The truth is that most employers of temporary foreign workers are required to obtain a Labour Market Opinion prior to obtaining their work permit, and that in order to do so they have to show that they will be paying a wage that is either average or above average for the foreign worker’s occupation in the geographic area of Canada that the foreign worker will be living in. Even temporary foreign workers that don’t require a Labour Market Opinion, such as those admitted as Provincial Nominees or Intra-Company Transferees, have to show that they will be making an average or above average wage.
The standard for determining what average or above average is is the Labour Market Information website. This website breaksdown every job in Canada by occupation and geographic area. It lists the low, average, and high hourly wages for a job.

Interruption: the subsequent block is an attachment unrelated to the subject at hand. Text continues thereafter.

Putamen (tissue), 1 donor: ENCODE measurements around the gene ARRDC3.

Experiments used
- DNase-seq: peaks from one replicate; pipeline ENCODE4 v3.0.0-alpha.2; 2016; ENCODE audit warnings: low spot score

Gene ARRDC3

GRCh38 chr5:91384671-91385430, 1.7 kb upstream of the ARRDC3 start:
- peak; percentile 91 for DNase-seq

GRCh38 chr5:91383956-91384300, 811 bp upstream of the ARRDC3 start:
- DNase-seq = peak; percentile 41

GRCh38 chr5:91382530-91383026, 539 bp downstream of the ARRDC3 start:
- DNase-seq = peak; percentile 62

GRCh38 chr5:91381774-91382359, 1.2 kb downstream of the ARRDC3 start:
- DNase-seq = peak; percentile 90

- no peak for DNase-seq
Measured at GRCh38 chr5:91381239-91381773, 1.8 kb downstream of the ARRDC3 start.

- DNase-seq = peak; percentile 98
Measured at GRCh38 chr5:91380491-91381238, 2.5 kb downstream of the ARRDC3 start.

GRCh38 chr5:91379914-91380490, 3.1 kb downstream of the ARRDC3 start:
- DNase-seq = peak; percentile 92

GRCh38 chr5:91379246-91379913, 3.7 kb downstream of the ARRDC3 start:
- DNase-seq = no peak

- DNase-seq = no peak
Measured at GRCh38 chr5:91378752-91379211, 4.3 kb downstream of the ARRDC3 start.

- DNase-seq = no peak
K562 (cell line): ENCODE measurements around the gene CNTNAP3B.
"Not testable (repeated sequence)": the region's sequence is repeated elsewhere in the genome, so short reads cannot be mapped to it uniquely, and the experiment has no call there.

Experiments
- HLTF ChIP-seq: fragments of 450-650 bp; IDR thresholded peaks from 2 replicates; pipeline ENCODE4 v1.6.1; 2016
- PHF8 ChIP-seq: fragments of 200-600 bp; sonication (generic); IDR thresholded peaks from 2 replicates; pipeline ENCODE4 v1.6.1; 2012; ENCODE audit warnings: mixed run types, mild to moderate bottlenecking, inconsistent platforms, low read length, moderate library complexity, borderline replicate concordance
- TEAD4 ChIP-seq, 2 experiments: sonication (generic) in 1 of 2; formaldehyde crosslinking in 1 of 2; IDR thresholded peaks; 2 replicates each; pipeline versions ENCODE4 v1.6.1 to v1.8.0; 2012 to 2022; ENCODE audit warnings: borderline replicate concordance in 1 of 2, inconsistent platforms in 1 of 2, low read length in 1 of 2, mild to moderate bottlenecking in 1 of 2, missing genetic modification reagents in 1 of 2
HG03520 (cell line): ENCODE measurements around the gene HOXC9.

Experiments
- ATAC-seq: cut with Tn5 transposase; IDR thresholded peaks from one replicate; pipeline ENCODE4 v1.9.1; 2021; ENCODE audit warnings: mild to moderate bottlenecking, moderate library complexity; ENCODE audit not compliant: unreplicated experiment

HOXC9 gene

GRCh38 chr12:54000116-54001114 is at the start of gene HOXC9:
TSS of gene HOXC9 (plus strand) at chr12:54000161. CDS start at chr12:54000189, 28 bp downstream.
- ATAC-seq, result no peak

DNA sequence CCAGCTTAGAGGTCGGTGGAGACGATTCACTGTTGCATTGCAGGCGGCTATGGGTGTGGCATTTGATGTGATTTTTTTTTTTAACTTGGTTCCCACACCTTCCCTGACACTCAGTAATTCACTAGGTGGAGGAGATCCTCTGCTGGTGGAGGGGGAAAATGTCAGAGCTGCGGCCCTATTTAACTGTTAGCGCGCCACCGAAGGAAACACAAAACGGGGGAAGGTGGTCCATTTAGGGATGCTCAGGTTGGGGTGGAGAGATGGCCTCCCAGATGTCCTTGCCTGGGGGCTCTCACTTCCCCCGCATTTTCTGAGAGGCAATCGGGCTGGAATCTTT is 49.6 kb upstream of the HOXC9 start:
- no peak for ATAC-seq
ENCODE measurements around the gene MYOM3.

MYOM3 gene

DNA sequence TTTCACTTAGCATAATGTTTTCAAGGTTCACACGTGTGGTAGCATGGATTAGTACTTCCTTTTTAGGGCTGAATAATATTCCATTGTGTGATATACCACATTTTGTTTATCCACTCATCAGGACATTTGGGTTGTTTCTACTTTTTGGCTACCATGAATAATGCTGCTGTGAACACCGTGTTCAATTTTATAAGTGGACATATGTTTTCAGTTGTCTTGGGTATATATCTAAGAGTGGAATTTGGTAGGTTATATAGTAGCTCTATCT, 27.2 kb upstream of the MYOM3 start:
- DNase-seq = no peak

Some samples for Vancouver include:
|Job||Average Hourly Wage|
|Bank Teller||15.75 (Toronto)|
|Fast Food Counter||10.75|
|Hotel Front Desk||13.65|
While these wages are not particularly high, I certainly have several friends that would likely look at those average and wonder why they’re making less than a temporary foreign worker in the same position.
It is also important to note the distinction between “plumber” and “plumbing supervisor”, and how a slight change in job duties can often results in Service Canada determining that higher wages have to be paid. This happens quite frequently, as based on a LMO rejection letter that a recent client showed me during an initial consultation.
So in reply to the assertion that the presence of temporary foreign workers deflates wages my response would simply be that the Temporary Foreign Worker Program requirements simply do not allow for that to happen.